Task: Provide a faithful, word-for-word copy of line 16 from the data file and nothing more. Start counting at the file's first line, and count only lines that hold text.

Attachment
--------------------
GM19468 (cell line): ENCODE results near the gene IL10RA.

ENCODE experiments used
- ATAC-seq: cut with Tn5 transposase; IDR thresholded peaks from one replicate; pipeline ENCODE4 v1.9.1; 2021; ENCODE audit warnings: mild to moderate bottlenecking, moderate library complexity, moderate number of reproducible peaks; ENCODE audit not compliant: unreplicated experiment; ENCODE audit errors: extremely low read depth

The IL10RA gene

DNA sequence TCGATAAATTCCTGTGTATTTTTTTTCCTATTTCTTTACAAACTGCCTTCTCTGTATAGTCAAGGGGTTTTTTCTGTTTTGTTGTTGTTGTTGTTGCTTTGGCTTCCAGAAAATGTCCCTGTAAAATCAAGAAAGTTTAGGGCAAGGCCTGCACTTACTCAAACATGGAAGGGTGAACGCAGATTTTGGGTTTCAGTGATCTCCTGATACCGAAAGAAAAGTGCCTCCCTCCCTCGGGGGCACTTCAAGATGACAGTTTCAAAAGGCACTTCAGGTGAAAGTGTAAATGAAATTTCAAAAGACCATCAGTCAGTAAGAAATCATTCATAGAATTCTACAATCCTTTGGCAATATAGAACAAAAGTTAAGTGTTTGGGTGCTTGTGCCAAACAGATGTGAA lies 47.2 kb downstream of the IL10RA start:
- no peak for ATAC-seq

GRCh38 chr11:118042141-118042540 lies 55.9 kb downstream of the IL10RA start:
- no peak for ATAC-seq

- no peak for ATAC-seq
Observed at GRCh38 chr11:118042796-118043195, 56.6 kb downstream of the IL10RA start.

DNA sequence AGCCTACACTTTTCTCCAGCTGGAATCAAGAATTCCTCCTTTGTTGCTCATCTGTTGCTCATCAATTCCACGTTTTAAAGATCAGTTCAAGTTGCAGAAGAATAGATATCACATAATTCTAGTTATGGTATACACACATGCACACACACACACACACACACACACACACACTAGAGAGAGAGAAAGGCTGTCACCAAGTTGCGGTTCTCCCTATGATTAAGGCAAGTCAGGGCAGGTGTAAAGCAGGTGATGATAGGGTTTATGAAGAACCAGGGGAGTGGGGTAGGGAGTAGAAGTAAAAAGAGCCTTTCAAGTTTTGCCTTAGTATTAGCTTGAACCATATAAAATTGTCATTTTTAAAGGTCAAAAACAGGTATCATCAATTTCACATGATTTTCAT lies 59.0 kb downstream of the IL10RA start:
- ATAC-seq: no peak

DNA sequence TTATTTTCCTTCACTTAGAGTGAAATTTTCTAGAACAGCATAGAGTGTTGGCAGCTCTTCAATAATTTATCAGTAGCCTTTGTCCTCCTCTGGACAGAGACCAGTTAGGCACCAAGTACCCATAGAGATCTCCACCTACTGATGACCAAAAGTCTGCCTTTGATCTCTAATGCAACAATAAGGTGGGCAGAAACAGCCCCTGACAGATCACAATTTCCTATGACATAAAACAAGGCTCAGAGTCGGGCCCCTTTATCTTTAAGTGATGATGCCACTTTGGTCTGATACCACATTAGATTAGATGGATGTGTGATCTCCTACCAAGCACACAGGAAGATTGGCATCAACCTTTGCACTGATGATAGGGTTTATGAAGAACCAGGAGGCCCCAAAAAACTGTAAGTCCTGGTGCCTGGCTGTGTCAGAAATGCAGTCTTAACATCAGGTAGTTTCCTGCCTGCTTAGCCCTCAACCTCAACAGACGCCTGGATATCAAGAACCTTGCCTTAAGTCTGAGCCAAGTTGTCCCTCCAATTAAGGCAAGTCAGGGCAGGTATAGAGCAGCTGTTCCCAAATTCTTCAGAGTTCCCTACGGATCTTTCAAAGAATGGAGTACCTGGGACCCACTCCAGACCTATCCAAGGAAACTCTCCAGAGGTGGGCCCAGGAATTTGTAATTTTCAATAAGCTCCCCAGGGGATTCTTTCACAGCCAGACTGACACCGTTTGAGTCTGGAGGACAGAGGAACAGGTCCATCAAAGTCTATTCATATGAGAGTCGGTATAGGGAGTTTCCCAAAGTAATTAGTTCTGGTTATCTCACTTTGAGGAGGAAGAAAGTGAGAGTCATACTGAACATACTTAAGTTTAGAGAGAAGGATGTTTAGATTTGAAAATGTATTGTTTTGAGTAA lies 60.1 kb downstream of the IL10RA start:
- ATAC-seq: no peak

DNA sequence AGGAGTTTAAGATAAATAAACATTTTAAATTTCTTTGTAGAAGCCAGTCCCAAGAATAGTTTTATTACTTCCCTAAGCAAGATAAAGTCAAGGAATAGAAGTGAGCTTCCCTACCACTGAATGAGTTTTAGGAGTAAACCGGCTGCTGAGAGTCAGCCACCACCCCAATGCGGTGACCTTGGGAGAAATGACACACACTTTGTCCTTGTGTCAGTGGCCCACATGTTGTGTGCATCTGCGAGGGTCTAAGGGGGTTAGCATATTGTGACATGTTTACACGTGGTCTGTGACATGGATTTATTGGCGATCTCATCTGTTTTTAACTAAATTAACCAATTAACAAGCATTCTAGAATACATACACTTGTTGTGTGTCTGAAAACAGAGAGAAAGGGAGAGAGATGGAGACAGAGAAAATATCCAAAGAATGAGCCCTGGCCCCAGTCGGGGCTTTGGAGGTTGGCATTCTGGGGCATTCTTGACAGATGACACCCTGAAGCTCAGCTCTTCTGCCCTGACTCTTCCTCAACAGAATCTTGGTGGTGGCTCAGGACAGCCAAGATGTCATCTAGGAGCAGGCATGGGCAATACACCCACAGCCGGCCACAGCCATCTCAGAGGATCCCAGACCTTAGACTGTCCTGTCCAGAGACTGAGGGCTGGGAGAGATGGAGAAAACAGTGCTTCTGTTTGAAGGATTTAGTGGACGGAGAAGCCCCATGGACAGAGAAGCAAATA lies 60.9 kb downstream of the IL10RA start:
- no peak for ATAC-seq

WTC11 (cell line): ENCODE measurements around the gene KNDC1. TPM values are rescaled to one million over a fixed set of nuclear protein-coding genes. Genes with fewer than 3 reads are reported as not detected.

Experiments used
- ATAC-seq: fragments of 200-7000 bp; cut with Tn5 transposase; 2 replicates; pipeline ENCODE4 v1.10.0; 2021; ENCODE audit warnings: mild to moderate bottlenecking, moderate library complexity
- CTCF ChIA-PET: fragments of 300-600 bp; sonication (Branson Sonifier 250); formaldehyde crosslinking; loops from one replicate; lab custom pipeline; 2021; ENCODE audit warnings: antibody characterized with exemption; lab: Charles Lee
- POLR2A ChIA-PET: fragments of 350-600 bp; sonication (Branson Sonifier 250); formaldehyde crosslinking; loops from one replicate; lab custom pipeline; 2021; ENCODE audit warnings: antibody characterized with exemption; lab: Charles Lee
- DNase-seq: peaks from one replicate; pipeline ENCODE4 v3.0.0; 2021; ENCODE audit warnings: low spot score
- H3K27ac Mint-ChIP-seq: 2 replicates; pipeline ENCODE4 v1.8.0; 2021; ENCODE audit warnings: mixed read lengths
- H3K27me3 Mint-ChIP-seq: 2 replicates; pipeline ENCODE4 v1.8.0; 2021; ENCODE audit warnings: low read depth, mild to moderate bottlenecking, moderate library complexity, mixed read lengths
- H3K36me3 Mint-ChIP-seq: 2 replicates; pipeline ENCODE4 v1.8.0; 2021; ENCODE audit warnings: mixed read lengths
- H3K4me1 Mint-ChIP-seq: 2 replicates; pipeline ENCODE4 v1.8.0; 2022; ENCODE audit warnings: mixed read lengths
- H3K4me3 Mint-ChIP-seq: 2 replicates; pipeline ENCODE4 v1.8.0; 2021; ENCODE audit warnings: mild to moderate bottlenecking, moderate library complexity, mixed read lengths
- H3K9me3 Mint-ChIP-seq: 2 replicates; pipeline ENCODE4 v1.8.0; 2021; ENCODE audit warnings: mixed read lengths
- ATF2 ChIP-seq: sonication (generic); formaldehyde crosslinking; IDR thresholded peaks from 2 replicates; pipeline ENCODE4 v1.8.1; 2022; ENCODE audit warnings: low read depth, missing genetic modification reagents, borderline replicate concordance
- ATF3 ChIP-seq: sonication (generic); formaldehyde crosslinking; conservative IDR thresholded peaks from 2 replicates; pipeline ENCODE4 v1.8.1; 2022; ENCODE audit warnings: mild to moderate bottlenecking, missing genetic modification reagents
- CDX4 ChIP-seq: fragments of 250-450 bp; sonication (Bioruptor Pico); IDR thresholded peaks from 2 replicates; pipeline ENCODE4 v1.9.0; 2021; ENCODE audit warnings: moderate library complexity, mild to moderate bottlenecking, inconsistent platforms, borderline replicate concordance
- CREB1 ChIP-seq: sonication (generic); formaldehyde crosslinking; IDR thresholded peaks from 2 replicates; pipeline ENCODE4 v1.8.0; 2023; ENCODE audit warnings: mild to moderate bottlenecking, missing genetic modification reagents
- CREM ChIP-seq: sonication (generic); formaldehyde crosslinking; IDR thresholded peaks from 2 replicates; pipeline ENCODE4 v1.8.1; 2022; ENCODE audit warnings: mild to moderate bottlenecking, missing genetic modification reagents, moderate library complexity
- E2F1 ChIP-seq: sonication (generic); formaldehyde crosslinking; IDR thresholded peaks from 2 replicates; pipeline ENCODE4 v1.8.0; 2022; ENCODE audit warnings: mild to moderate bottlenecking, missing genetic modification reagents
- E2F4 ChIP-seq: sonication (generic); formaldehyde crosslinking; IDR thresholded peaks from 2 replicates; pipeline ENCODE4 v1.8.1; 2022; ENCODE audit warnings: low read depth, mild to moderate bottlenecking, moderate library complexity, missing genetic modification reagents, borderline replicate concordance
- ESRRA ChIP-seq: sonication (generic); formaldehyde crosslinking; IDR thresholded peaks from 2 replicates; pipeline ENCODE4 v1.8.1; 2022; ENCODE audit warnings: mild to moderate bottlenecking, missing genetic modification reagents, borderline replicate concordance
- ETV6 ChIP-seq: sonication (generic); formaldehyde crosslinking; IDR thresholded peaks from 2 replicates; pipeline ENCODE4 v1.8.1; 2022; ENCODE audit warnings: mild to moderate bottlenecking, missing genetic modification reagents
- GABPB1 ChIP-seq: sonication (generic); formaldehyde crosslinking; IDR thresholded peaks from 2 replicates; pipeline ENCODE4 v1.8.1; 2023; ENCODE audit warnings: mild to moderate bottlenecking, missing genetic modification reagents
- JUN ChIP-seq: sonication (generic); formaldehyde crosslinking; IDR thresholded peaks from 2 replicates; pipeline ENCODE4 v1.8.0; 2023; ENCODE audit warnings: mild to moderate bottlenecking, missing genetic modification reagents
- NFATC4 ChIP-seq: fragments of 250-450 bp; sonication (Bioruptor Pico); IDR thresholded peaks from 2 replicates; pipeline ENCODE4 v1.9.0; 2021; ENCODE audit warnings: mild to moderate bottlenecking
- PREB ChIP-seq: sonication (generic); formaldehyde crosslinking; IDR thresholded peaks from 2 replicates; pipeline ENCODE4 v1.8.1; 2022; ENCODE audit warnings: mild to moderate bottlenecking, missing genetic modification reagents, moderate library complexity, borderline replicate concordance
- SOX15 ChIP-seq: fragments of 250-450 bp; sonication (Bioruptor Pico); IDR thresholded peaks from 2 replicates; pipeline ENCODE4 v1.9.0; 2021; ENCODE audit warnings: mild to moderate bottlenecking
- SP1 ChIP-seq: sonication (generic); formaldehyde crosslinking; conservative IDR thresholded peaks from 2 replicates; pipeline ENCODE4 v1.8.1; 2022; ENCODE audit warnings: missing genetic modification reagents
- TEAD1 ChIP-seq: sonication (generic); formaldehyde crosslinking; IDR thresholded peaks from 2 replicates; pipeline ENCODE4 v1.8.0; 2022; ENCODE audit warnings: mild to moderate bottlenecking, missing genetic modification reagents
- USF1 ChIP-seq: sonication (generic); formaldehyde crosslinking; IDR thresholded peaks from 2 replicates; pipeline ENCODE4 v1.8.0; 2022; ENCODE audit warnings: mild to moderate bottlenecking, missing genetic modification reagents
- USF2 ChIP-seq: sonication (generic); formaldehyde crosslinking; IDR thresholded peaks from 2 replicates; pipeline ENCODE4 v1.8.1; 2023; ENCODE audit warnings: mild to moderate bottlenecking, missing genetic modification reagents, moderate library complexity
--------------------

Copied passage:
- no peak for ATAC-seq